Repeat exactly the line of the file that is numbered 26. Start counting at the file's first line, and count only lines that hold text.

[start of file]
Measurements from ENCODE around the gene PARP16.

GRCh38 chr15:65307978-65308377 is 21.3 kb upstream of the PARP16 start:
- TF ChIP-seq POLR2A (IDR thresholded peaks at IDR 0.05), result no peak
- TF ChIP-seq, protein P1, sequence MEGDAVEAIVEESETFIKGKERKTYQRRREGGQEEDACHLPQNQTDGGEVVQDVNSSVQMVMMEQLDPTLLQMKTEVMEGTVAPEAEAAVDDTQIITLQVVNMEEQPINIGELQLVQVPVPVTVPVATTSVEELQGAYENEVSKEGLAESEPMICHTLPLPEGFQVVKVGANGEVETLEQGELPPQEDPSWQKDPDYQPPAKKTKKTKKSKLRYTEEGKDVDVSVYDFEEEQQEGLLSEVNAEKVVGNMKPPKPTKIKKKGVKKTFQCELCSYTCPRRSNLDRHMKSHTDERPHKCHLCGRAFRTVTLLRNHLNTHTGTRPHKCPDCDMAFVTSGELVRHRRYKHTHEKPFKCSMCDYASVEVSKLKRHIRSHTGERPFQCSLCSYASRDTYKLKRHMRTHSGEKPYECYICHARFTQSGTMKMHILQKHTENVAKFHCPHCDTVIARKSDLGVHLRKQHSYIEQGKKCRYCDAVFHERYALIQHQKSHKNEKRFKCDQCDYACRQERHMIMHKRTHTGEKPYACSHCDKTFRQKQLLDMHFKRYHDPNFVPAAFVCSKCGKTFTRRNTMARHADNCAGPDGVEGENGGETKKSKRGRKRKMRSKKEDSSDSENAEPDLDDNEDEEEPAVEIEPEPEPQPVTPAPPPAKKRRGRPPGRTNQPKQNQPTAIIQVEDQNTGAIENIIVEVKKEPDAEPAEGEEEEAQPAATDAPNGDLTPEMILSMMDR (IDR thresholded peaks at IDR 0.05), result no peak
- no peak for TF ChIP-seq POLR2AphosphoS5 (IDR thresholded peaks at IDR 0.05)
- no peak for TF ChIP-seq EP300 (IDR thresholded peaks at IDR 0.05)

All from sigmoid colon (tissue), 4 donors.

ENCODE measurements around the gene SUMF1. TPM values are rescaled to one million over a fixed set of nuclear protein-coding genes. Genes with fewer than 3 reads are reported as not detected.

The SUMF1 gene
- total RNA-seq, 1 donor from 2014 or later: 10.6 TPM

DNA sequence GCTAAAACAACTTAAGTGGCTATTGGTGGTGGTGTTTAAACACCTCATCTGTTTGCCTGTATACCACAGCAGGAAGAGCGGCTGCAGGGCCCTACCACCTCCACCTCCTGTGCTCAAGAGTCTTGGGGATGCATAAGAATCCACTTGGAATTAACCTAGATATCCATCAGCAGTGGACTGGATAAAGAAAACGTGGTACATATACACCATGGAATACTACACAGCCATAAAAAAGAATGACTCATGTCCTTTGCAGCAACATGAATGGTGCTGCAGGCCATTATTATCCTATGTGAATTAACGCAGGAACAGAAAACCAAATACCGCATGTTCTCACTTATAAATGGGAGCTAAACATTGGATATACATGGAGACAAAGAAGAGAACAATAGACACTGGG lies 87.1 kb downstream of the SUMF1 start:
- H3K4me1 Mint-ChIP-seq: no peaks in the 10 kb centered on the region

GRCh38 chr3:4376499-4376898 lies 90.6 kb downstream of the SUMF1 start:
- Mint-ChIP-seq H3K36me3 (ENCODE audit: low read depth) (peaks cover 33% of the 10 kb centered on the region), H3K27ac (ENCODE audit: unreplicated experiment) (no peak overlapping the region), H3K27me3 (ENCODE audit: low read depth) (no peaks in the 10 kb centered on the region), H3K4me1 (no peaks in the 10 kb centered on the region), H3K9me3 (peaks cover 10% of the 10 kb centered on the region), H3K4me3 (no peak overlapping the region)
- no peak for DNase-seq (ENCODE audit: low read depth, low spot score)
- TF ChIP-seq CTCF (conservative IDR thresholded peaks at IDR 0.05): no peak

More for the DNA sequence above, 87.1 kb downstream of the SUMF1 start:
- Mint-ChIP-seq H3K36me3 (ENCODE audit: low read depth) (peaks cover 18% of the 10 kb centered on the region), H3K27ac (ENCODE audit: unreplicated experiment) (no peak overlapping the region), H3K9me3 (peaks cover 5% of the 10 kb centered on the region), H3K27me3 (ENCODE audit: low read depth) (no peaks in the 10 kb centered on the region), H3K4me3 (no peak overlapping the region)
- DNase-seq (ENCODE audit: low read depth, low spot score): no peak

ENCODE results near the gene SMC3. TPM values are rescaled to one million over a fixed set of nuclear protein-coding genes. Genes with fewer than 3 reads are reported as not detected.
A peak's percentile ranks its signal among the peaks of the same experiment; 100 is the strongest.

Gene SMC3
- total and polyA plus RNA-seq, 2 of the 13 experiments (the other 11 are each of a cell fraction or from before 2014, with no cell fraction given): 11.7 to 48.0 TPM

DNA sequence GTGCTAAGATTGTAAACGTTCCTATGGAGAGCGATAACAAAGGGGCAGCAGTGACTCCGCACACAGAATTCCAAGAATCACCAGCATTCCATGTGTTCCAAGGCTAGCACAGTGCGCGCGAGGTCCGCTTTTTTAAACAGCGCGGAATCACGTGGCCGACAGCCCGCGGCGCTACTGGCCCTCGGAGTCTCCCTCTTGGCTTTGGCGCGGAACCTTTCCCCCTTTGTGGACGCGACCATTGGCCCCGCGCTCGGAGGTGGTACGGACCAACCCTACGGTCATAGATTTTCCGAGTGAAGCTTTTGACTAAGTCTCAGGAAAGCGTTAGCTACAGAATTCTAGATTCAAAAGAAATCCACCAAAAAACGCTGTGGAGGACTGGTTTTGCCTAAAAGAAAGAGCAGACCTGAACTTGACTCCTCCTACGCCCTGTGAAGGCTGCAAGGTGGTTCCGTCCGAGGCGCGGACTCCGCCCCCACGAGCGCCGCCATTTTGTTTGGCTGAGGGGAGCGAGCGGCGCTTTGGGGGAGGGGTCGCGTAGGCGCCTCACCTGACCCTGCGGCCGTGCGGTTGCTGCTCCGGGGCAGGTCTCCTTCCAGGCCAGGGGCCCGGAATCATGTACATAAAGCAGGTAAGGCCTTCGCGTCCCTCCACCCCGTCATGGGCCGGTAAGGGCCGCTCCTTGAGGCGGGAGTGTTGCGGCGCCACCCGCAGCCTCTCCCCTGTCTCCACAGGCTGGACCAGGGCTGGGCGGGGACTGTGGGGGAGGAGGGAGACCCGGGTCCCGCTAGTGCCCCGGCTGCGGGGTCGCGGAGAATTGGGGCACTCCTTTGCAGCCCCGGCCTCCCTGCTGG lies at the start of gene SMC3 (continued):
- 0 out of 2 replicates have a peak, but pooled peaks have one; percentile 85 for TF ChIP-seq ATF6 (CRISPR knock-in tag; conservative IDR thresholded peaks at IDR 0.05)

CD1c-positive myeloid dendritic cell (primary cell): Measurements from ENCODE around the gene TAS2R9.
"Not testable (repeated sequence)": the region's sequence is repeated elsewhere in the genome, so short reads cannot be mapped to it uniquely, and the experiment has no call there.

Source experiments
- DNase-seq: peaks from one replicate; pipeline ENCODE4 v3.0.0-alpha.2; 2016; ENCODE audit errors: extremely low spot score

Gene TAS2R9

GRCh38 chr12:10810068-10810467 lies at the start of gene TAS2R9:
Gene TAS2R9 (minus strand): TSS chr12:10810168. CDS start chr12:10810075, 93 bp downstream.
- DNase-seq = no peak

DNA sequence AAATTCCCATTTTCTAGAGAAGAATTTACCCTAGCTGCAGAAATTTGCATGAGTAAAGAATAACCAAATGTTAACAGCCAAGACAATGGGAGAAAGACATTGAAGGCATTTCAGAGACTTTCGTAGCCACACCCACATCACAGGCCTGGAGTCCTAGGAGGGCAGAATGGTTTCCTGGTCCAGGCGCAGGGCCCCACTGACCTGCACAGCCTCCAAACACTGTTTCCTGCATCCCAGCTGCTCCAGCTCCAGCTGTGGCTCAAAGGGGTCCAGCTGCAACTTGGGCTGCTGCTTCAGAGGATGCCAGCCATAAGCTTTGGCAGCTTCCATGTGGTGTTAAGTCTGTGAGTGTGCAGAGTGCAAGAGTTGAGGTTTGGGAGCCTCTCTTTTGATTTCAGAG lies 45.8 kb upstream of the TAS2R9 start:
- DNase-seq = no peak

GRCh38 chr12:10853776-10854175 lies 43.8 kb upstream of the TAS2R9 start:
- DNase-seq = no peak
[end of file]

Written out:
CD1c-positive myeloid dendritic cell (primary cell): Measurements from ENCODE around the gene TAS2R9.